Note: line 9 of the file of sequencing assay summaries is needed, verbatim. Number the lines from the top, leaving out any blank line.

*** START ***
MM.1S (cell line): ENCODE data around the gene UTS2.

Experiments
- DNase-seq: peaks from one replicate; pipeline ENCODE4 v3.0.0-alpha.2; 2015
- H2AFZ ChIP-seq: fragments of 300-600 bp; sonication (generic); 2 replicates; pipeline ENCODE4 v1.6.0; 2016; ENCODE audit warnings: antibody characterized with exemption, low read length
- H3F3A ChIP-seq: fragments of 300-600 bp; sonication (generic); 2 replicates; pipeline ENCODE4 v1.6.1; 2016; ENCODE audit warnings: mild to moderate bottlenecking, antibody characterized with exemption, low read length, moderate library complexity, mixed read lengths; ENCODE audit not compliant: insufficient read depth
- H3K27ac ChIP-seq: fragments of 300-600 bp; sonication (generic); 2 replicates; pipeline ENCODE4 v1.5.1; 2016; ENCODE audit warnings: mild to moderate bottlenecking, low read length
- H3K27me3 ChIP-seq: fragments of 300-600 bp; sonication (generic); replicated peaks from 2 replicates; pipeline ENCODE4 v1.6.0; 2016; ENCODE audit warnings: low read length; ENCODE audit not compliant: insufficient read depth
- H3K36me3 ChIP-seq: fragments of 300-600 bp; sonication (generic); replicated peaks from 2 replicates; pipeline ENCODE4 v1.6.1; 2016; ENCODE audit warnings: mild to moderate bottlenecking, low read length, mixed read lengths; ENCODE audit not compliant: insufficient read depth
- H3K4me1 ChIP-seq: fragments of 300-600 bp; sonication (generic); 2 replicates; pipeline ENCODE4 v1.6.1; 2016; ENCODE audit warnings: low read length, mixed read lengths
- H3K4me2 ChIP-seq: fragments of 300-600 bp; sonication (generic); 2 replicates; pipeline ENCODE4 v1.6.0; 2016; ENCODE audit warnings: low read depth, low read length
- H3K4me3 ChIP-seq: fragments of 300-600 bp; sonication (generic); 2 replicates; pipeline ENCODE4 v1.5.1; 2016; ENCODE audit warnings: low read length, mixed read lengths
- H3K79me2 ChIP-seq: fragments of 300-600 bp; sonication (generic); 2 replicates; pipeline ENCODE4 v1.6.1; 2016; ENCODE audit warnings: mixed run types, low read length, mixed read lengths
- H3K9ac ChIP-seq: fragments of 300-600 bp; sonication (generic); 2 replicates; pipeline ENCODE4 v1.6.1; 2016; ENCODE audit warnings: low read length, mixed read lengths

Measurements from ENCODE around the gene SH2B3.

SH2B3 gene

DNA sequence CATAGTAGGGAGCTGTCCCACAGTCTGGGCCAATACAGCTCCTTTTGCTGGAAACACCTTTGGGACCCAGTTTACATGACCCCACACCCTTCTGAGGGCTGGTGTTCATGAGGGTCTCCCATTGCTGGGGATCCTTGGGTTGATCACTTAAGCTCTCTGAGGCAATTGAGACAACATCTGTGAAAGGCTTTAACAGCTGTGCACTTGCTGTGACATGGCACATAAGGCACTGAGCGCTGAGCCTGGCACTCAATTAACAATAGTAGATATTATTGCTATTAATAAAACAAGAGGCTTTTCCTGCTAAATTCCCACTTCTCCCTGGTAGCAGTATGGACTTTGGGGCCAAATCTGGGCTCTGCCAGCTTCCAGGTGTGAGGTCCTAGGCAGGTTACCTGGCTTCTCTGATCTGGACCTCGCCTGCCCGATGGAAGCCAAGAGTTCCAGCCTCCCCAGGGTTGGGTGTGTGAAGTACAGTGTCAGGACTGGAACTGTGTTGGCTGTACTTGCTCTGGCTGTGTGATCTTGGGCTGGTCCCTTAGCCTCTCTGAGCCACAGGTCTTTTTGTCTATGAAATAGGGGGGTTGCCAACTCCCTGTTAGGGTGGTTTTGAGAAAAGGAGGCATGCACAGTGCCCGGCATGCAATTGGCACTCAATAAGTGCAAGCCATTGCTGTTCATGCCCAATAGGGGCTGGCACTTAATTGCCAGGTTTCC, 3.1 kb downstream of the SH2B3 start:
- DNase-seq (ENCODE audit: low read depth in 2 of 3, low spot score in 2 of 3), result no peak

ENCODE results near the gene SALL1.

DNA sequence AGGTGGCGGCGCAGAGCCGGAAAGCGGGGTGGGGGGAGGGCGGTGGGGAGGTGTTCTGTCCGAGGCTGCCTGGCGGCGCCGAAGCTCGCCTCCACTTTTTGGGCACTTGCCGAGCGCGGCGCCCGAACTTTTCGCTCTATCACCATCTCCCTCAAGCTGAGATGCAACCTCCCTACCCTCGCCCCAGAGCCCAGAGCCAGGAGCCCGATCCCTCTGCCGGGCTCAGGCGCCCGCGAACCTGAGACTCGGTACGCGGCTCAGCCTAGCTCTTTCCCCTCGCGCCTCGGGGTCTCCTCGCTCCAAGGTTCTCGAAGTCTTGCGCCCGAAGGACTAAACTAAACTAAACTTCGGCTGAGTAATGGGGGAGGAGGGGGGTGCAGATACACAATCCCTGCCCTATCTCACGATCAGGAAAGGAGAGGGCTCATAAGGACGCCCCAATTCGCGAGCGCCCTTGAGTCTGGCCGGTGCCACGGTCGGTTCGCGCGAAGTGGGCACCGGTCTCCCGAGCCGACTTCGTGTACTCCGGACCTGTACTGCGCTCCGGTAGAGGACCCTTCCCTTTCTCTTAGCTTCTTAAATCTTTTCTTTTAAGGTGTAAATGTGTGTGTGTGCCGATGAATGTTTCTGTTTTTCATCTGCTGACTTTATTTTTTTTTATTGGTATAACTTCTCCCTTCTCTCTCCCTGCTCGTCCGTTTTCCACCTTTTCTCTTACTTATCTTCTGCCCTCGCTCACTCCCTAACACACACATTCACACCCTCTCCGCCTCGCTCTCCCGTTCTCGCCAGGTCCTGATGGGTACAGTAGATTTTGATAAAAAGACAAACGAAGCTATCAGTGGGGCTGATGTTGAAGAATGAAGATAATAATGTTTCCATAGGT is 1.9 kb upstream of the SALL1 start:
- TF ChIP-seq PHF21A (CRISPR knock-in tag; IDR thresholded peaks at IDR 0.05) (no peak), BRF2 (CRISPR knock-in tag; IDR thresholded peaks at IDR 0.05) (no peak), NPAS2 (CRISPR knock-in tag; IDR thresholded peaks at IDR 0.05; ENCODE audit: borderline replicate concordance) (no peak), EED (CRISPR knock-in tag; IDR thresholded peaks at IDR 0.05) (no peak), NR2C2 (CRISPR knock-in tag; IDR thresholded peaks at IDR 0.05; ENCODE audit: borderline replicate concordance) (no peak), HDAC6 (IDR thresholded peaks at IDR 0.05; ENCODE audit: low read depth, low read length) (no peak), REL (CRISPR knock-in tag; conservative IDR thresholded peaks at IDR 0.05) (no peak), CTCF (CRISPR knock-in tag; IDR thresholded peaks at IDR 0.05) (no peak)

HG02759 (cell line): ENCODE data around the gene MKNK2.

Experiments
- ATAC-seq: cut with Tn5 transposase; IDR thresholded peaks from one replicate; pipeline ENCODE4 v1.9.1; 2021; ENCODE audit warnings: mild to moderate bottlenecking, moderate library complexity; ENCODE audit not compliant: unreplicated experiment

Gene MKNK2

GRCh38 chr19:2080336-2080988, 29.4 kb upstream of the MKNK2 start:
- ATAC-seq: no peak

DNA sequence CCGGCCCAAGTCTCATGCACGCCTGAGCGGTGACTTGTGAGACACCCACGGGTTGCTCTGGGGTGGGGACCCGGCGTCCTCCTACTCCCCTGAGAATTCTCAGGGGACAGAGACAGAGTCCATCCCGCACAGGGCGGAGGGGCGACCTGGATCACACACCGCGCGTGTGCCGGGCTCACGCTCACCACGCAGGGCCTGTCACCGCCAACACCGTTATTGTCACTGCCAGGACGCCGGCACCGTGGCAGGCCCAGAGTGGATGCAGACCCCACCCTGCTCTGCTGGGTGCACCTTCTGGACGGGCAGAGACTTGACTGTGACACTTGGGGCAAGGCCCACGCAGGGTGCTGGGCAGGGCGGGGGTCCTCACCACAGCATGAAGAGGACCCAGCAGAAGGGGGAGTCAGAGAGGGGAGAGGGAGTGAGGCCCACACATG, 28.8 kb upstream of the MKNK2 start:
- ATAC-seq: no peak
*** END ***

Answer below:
- H3K4me1 ChIP-seq: fragments of 300-600 bp; sonication (generic); 2 replicates; pipeline ENCODE4 v1.6.1; 2016; ENCODE audit warnings: low read length, mixed read lengths